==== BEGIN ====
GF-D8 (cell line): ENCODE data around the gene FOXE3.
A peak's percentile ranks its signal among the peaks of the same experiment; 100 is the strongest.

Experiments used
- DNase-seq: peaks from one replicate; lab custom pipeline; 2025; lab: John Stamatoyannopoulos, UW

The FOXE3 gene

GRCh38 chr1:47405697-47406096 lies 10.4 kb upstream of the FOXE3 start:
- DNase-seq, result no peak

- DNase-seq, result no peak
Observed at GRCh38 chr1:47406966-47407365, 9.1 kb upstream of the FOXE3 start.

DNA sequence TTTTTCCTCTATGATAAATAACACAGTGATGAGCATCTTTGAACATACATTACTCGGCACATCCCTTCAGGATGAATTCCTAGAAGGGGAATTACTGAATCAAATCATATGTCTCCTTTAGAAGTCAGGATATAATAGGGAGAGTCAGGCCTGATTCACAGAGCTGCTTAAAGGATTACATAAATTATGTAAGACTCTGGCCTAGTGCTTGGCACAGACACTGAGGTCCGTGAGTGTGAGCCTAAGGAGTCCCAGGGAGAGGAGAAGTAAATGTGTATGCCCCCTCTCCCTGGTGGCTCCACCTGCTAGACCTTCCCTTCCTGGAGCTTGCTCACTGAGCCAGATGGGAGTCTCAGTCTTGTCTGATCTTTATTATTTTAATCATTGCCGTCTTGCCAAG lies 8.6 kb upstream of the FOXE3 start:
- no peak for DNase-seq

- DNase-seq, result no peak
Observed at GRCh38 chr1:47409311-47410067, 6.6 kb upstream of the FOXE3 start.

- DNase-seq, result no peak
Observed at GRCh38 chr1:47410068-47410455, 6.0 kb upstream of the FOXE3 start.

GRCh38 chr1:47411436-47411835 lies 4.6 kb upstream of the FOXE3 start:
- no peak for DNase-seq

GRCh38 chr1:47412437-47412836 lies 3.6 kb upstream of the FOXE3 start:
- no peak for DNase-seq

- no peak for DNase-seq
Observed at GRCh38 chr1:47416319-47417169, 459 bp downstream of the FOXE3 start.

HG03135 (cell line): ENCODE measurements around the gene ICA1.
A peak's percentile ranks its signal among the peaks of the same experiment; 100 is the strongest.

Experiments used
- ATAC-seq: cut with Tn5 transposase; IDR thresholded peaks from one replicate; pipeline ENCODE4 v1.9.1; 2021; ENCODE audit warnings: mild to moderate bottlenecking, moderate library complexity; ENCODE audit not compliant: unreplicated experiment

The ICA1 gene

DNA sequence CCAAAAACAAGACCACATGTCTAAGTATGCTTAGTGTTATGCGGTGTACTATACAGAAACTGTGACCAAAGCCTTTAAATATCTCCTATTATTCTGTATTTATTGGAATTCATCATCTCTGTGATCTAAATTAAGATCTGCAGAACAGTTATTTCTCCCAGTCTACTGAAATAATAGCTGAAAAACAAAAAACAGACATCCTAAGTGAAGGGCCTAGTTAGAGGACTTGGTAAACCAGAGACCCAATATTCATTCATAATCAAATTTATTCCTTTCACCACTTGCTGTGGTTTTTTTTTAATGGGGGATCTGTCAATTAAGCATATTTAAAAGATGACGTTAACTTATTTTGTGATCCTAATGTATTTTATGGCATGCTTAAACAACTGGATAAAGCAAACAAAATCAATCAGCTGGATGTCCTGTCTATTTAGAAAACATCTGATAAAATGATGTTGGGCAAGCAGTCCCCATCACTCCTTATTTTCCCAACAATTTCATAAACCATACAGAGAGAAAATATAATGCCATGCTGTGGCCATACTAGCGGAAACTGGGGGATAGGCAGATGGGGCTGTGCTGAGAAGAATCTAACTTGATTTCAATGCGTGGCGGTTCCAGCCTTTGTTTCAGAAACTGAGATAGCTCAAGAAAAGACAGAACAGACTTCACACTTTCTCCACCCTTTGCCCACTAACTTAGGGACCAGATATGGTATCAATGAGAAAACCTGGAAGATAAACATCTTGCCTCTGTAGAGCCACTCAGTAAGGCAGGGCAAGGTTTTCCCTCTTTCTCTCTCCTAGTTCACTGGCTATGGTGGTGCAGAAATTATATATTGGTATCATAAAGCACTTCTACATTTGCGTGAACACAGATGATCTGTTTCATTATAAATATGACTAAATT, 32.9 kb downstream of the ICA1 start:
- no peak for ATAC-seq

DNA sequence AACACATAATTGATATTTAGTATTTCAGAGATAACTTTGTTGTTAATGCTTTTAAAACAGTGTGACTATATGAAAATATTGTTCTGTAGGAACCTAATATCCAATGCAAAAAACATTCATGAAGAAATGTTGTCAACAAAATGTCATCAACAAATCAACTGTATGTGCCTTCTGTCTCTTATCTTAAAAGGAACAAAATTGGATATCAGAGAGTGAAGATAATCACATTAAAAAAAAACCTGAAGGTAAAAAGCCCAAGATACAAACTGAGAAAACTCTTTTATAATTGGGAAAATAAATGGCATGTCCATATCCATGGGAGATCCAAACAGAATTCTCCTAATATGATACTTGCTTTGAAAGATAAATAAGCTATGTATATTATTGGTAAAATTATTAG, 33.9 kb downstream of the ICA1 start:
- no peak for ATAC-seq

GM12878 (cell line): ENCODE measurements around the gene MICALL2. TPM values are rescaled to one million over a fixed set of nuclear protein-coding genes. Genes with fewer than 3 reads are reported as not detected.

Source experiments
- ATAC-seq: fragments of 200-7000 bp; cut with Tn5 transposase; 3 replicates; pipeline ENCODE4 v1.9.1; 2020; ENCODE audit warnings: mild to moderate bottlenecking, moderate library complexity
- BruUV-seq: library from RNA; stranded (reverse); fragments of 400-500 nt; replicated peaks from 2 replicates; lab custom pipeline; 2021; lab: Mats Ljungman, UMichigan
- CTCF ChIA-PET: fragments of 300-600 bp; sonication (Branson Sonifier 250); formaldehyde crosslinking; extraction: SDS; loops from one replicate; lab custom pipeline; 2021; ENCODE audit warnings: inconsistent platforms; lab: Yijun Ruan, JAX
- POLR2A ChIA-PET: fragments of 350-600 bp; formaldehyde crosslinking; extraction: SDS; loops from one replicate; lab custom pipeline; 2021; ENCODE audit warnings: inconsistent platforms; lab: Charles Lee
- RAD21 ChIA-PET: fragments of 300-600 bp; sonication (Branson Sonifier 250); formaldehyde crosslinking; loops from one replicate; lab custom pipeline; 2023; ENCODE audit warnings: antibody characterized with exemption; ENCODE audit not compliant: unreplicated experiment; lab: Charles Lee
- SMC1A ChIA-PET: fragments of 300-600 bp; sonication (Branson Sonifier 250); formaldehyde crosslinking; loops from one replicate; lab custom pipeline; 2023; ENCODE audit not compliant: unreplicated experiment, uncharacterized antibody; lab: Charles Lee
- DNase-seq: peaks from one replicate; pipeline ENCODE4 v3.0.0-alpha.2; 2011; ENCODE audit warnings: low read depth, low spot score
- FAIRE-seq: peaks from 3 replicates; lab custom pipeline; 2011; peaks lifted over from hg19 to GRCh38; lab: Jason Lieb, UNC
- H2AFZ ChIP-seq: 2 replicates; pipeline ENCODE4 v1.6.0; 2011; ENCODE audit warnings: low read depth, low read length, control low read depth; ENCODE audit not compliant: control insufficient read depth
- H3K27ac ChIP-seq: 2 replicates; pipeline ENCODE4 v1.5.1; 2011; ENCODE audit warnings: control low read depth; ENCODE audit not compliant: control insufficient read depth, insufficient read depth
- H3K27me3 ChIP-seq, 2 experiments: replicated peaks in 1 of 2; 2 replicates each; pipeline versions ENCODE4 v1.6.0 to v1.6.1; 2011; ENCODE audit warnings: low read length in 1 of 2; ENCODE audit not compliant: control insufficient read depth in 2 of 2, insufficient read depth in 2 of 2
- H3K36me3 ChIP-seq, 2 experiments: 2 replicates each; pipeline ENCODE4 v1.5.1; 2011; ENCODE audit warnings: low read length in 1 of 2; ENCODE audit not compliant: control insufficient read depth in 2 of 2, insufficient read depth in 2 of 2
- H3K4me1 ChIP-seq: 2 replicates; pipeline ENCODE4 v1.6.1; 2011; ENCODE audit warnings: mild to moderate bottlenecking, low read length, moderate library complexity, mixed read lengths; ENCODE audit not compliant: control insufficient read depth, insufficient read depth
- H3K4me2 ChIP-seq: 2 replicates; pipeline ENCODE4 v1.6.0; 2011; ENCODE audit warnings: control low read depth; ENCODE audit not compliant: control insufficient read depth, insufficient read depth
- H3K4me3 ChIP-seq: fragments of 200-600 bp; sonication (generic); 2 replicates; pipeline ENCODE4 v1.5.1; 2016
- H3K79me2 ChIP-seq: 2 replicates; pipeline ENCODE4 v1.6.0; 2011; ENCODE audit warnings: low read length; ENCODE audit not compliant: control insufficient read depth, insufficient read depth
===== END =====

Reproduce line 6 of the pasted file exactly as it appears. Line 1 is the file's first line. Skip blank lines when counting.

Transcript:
GRCh38 chr1:47405697-47406096 lies 10.4 kb upstream of the FOXE3 start: